The last couple of weeks we’ve talked about food prep, keeping nutrition on track, and specifically, how to do that while keeping up all of the things that we have going on in this life. When you add in being a mother, well...it’s pretty easy to see how a workout for ourselves is something that we “can’t” fit in. But you can't keep taking care of everyone and everything else if you're empty or feeling used up. You are worth taking care of too, you know.
When I first got divorced, my kids were very little (one and three years old). They both had a ton of developmental problems that required several therapies a week. I had been staying at home with them, and had not much work experience as well as only a high school education. I was working full time serving, going to school full time, and mowing about 70 lawns a week with my three-year-old running around and my one year old strapped to my back. My one year old also ended up strapped to my back, or tied to my ankle with a jump rope, during several of our boxing practices as he had (and still has) an insatiable curiosity for life. I don’t know exactly how I made it through this period, but I know that I wouldn’t have without boxing. I know my kids would have hated me as a human being, and that I would have given up. I’m not being dramatic, I would have given up.
The thing is, I’m probably telling a lot of your stories. Maybe you’re not a single mother—maybe you’re the breadwinner and somehow still end up with all the responsibilities of the children and home. Maybe you don’t have kids, but maybe you’re struggling your way through a marriage with problems (even an abusive marriage like mine was) and trying to hold it together during your high stress job. Women have some unique issues that they bring into the boxing balance. However, I’ve found, that for as difficult as boxing can be for women to balance, it can be exactly that healing as well.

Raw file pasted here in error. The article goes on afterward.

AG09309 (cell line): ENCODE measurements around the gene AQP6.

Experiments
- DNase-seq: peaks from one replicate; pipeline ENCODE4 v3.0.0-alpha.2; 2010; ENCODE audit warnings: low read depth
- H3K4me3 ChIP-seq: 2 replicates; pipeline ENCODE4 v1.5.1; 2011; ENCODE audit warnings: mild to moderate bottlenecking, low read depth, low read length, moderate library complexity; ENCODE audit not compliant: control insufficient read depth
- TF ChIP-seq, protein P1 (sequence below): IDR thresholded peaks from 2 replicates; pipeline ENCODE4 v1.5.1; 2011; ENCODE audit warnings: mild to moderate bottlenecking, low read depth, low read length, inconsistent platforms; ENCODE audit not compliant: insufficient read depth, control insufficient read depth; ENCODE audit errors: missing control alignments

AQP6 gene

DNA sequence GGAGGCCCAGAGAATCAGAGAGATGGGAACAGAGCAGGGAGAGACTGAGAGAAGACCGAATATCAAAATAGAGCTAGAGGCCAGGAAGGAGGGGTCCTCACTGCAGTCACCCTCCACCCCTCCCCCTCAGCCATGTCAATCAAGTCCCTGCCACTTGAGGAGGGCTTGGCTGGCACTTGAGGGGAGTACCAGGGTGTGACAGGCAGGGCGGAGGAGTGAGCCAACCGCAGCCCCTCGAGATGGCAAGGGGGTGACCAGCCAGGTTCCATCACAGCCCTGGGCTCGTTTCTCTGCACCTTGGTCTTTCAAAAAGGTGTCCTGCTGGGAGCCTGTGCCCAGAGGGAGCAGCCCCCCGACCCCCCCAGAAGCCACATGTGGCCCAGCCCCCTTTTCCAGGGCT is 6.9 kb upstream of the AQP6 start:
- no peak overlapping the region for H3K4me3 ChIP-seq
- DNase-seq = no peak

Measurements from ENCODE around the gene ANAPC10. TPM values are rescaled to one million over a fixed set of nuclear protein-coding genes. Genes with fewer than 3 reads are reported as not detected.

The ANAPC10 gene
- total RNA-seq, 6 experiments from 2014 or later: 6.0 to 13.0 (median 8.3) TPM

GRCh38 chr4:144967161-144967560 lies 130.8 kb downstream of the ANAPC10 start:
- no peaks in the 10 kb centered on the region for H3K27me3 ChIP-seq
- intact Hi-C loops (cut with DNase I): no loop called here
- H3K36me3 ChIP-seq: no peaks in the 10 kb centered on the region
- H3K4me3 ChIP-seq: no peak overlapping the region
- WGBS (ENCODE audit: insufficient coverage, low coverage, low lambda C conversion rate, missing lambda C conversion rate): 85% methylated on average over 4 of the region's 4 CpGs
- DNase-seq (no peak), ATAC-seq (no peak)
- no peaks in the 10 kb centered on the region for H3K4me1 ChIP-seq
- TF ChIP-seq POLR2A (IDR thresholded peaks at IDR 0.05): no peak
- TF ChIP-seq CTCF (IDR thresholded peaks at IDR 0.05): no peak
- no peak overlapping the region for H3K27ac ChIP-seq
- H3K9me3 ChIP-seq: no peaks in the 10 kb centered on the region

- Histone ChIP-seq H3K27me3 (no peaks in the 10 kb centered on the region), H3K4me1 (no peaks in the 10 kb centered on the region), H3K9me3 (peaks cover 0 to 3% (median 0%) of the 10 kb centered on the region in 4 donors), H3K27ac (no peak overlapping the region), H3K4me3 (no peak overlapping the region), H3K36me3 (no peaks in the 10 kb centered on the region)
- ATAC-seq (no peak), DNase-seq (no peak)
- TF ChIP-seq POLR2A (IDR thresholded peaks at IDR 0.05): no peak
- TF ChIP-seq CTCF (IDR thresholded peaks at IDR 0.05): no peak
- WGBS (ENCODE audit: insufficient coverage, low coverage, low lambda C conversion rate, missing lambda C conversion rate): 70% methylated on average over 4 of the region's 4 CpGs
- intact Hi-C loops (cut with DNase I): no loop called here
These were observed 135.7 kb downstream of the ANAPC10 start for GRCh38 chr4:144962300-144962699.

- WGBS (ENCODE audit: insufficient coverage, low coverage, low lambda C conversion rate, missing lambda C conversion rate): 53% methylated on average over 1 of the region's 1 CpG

What are some of the things that made boxing six days a week, keeping up with my outside runs, conditioning, and food prep possibly the answer to such an insanely busy and stressful life?
My boxing family loved on us when we were there and long afterwards. No, not everyone was happy I was there—most days I’d say not the majority as the one serious female in there. However, we have found incredibly deep-rooted love and friendships from those teammates who saw me as a boxer, not as a “female”, and were willing to throw down with me just the same. And these are the ones before we started Lions Den where I’ve found incredible relationships with other women in this completely unique environment. To give some long-term perspective: friendships with men that have had me over and cooked for mother's day because as a single mom of little kids, he knew that wasn't happening alone. Friendships with men that have supported my boxing by coming over for pads, sparring, drilling at 8 or 9 pm after they've already finished their's because they believe in me and knew I was alone at the time. Friendships with men who have gone to weddings, birthdays (to sip tea because my daughter wanted a team party), and my biggest birthday parties. Friendships with men have become “Uncle Justin”. Uncle Justin has taken my son to get his hair cut because I felt he really needed some good, male bonding, and that this wasn’t an activity to go to with his mom, but as a bonding experience that he needed with a father/uncle figure. He’s helped me get my kids on the bus for a few months while I started a new job and couldn’t afford both before and after care. He comes over and just hangs out with us—the kind of loving, hang outs that create an actual relationship, sense of trust, where you know my kids likes and dislikes, and know the exact sentence that will set each of us off. While he’s one example, I could give you four other men that have truly loved on us and invested in us as a family, and we’re family to them too when they need love, a hot meal, a place to stay a week or two, whatever they need. I have not been remarried, and I don’t really date to even have that be possible. These men have been male role models, male perspectives, and male voices in our home when I literally can’t be that to my kids. My kids need that. My boxing family provide that.